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Wednesday, January 30, 2019

Winning Isn't Everything

I played my first tee ball game when I was six years old. To this day, I can still distinctly remember the yellow jerseys we wore that sported the name Lions Club of West Carrollton. I don’t remember anything about what happened in the game, except that the other team scored more runs than us.

As my dad started our four-door sedan and began to pull out of the parking lot, he asked me a simple question: Did you have fun? Etched somewhere deep in the fabric of my DNA was a strong desire to win. I was extremely attuned to the strong emotional correlation between winning and having fun. So in my six-year-old mind, I thought my dad was asking me a stupid question. We lost; of course I didn’t have fun. It wasn’t until many years later that I began to understand the profoundness of his question.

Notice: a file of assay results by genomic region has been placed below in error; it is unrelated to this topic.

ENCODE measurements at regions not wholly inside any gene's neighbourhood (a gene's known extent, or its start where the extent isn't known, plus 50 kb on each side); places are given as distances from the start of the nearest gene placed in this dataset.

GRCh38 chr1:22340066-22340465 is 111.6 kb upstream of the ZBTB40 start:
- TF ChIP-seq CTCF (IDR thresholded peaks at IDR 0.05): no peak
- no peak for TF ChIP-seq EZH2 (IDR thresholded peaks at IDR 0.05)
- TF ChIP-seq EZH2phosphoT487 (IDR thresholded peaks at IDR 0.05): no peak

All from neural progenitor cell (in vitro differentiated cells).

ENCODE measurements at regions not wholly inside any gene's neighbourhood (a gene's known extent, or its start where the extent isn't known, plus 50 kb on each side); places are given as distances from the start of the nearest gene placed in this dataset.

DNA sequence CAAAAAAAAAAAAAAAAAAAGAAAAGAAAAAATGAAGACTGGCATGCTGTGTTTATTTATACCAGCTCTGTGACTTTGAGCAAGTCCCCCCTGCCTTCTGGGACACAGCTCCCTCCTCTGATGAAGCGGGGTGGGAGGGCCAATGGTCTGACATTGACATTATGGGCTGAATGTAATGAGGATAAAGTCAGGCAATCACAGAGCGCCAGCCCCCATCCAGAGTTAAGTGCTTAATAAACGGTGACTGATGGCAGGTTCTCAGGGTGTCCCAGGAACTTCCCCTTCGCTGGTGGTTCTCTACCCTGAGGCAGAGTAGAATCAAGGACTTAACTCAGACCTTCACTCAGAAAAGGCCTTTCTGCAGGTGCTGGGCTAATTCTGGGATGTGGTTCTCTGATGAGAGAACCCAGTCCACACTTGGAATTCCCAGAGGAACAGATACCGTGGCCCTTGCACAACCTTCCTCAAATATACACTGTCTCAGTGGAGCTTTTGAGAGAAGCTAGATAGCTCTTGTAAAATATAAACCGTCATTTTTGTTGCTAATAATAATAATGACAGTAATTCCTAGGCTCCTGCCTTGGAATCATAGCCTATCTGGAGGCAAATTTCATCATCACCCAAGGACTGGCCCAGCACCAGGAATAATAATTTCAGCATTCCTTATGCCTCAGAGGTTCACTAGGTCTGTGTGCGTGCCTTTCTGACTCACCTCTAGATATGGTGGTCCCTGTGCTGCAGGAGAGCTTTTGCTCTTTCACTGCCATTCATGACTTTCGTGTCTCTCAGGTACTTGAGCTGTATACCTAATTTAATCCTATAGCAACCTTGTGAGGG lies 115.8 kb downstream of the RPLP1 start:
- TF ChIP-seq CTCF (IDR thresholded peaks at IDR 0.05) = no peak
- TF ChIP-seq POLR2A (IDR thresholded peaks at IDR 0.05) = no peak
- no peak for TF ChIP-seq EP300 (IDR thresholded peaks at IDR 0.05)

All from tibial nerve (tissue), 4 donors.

The Desire to Win

We’ve all encountered people who can turn seemingly everything into a competition. They turn eating into a competition. They turn working out into a competition. They turn work projects into a competition. They even turn going to the bathroom into a competition. And the rules of the game always seem to change in order for that person to win.

I hate to admit it, but for a long time, I was one of those people. I took everything, including all the simple, noncompetitive tasks of life, and turned them into competitions. Competition can be a healthy thing. It can motivate us to step up our game and prove to both others and ourselves that we’re capable of performing at a higher level. But competition, and specifically the desire to win at all costs, can be extremely destructive to both us and our relationships. This was the place I found myself.